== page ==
Cardinal Desmond Connell and the six other Bishops named in “Cardinal Sins” now have serious charges to answer. There must be an immediate criminal inquiry into how the Archdiocese handled these cases. The inquiry must determine whether the Cardinal and the Archdiocese did obstruct criminal proceedings and whether or not they failed to disclose vital evidence to criminal investigations. It is a damning indictment of our criminal justice system that their failure to disclose complaints and their complicity in the rape of children may not in itself be a criminal offence but if the Archdiocese and Cardinal Connell did obstruct justice then they must face the full consequences of their actions. The first step in this criminal investigation has to be the immediate seizure of all files held by the Archdiocese relating to all allegations of rape and sexual abuse perpetrated by its Priests. These files contain evidence of serious crimes, they contain the details of specific allegations and most significantly they contain admissions of guilt from a number of offenders. The anonymity of victims need not be a concern in this investigation. Those victims who wish to remain anonymous have that right and their right to anonymity can be and must be protected in law. It is obscene that the Church should continue to use their supposed desire to protect victims as their excuse for not being open and transparent. It is their refusal to act that led directly to our victimisation and they alone bear responsibility for allowing and facilitating our rape and abuse.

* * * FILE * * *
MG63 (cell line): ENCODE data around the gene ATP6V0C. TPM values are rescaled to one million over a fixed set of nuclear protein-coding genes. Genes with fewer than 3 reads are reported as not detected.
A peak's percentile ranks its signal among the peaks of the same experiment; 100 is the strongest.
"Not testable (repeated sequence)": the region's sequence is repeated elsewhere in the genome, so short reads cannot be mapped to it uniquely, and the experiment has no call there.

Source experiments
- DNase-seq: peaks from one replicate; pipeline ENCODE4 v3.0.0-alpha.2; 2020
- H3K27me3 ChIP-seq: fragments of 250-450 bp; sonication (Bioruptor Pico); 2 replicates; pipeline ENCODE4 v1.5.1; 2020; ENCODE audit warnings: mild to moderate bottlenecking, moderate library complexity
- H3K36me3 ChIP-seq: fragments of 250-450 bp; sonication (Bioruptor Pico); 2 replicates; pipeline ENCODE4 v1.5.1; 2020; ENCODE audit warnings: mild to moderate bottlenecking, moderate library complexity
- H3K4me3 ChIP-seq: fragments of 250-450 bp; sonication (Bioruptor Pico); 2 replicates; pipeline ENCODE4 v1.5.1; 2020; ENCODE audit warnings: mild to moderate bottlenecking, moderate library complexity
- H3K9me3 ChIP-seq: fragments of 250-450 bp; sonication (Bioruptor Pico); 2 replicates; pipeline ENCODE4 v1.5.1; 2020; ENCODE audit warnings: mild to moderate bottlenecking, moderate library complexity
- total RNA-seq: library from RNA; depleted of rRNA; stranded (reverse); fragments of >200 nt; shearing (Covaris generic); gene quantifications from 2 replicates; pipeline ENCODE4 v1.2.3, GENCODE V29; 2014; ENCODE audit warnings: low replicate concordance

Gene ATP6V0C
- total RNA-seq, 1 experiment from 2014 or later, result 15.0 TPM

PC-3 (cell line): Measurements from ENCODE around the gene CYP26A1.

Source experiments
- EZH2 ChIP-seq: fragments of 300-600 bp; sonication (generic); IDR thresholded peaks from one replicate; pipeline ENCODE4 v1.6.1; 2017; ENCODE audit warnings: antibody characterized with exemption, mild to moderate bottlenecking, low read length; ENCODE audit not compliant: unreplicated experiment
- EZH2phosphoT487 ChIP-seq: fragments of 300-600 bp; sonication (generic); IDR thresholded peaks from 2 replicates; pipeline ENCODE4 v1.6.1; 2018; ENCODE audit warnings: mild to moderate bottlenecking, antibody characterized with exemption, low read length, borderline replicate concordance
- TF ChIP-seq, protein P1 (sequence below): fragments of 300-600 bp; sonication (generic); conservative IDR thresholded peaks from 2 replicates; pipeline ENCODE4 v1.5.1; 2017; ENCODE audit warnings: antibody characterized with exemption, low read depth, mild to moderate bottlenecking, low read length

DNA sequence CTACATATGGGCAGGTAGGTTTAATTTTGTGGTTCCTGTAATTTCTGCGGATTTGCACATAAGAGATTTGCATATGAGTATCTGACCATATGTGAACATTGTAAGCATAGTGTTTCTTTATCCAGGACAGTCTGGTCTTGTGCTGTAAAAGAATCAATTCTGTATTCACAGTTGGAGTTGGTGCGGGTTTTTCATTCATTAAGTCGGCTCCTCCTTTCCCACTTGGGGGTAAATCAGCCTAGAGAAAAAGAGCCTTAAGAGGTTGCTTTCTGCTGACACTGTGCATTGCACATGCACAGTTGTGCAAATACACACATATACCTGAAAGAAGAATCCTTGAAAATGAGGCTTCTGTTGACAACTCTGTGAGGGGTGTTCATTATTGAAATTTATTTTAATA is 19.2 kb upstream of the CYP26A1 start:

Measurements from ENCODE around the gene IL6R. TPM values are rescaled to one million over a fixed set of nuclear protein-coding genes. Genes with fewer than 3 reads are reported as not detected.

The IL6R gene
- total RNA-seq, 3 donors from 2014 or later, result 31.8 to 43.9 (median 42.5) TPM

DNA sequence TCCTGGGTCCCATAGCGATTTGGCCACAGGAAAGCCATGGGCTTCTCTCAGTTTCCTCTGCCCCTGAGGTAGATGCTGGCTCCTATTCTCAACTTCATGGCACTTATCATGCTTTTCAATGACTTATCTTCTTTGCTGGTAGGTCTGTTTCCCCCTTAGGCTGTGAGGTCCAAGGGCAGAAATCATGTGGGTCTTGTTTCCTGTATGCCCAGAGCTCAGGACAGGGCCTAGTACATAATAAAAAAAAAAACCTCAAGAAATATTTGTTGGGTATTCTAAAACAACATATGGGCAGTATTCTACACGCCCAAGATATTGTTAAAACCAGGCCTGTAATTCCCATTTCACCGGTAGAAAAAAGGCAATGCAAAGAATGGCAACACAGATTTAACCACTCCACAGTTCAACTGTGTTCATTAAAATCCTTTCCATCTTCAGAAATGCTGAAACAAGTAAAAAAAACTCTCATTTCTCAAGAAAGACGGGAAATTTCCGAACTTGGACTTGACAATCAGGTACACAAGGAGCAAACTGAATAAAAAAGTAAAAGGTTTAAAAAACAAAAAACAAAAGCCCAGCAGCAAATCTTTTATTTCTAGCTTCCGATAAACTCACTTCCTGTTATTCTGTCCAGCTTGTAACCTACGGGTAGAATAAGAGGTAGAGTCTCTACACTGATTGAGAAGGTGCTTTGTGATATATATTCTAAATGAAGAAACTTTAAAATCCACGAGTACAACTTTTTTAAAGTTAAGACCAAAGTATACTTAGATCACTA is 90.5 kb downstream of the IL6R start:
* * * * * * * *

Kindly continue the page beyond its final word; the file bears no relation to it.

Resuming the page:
What is now beyond any doubt however is that The Catholic Church has shown itself totally unwilling and unable to deal with this issue. The Church hierarchy has demonstrated that it is totally devoid of integrity in this respect. It is clear to anyone who wishes to see that they have no intention or desire to face this issue honestly. Their policies, panels, procedures and apologies are now meaningless. Until the Church Hierarchy demonstrates the humanity and compassion necessary to deal with this issue they can claim no authority to do so. Thursday nights film and the now familiar and jaded response of the Cardinal and the Archdiocese has dealt a death blow to the integrity of any Church sponsored commission. Judge Gillian Hussey’s inquiry now seems dead before it has even begun. The only way forward now is a full criminal inquiry into the Archdiocese of Dublin. Once that inquiry has been undertaken and any resulting criminal proceedings launched there must then be a fuller discussion on how we finally and fully address this issue that has clearly affected every parish and diocese in the country.
It is a tragedy that the institution that we invested so much of our faith in, that we trusted to tell us how to live our lives and that played such a central role in our society now finds itself redundant and impotent at a time of such crisis. For so long we turned to our Church in our times of need, this time it is the actions of the Hierarchy that have caused the crisis. The Church must now accept that it no longer has the moral authority to decide what should happen next, they must accept that they cannot lead any inquiry; they can only subject themselves to it.
One In Four